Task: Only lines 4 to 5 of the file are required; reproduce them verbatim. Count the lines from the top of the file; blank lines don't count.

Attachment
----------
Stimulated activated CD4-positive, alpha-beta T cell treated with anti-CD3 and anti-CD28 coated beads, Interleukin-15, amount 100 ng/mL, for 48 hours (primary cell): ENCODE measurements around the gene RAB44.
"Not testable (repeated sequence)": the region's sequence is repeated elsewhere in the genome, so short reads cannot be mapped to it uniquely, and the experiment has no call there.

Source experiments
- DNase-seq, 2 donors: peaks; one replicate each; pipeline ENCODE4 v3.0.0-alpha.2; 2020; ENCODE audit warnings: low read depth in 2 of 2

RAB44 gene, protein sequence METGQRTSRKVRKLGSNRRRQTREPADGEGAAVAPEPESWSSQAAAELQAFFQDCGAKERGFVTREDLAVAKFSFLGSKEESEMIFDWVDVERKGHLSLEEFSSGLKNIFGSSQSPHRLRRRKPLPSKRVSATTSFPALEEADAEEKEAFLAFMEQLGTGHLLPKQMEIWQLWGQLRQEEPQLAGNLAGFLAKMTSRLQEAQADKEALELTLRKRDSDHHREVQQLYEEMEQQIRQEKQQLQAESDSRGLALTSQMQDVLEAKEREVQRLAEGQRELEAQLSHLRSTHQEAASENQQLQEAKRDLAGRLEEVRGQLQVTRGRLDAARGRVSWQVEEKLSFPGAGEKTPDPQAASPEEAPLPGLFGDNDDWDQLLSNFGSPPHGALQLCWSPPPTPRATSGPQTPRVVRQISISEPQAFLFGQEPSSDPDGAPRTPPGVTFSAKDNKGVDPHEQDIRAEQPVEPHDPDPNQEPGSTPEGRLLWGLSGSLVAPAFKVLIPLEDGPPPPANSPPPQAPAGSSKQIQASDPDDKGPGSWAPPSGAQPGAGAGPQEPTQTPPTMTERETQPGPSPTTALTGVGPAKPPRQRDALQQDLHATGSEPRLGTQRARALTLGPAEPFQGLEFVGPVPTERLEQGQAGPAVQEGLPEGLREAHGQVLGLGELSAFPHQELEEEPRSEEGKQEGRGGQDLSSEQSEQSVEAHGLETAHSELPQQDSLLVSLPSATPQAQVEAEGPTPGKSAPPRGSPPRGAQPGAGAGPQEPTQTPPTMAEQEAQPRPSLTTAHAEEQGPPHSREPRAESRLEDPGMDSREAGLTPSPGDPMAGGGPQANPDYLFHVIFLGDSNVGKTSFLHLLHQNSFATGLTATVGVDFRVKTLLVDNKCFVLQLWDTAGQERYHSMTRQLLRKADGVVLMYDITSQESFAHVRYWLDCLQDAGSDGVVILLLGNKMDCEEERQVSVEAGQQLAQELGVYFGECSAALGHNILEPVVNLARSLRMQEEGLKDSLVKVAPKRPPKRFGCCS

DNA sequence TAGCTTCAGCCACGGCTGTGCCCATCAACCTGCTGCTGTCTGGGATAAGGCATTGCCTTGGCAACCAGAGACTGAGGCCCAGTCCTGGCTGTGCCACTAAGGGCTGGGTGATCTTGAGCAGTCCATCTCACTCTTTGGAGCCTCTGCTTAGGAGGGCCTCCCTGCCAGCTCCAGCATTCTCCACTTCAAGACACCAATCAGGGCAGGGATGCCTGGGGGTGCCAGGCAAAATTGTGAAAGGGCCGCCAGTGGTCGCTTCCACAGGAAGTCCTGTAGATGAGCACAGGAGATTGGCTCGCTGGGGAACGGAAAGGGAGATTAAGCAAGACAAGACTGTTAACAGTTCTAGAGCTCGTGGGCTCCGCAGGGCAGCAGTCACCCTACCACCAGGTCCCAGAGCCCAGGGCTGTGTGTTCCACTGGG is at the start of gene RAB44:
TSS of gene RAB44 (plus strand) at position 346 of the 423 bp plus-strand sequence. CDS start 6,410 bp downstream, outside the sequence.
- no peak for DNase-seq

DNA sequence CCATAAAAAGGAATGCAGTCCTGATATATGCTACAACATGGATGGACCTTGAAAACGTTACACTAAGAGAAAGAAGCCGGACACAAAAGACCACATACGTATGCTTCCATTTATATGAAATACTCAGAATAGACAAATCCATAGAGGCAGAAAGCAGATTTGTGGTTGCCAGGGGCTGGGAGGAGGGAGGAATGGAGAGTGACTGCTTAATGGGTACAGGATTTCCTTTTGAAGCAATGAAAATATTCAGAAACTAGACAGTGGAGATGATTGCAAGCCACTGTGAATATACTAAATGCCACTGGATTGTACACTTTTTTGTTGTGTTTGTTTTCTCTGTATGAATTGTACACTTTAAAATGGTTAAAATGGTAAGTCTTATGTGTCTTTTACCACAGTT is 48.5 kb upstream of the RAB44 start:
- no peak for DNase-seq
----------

- DNase-seq, 2 donors: peaks; one replicate each; pipeline ENCODE4 v3.0.0-alpha.2; 2020; ENCODE audit warnings: low read depth in 2 of 2

RAB44 gene, protein sequence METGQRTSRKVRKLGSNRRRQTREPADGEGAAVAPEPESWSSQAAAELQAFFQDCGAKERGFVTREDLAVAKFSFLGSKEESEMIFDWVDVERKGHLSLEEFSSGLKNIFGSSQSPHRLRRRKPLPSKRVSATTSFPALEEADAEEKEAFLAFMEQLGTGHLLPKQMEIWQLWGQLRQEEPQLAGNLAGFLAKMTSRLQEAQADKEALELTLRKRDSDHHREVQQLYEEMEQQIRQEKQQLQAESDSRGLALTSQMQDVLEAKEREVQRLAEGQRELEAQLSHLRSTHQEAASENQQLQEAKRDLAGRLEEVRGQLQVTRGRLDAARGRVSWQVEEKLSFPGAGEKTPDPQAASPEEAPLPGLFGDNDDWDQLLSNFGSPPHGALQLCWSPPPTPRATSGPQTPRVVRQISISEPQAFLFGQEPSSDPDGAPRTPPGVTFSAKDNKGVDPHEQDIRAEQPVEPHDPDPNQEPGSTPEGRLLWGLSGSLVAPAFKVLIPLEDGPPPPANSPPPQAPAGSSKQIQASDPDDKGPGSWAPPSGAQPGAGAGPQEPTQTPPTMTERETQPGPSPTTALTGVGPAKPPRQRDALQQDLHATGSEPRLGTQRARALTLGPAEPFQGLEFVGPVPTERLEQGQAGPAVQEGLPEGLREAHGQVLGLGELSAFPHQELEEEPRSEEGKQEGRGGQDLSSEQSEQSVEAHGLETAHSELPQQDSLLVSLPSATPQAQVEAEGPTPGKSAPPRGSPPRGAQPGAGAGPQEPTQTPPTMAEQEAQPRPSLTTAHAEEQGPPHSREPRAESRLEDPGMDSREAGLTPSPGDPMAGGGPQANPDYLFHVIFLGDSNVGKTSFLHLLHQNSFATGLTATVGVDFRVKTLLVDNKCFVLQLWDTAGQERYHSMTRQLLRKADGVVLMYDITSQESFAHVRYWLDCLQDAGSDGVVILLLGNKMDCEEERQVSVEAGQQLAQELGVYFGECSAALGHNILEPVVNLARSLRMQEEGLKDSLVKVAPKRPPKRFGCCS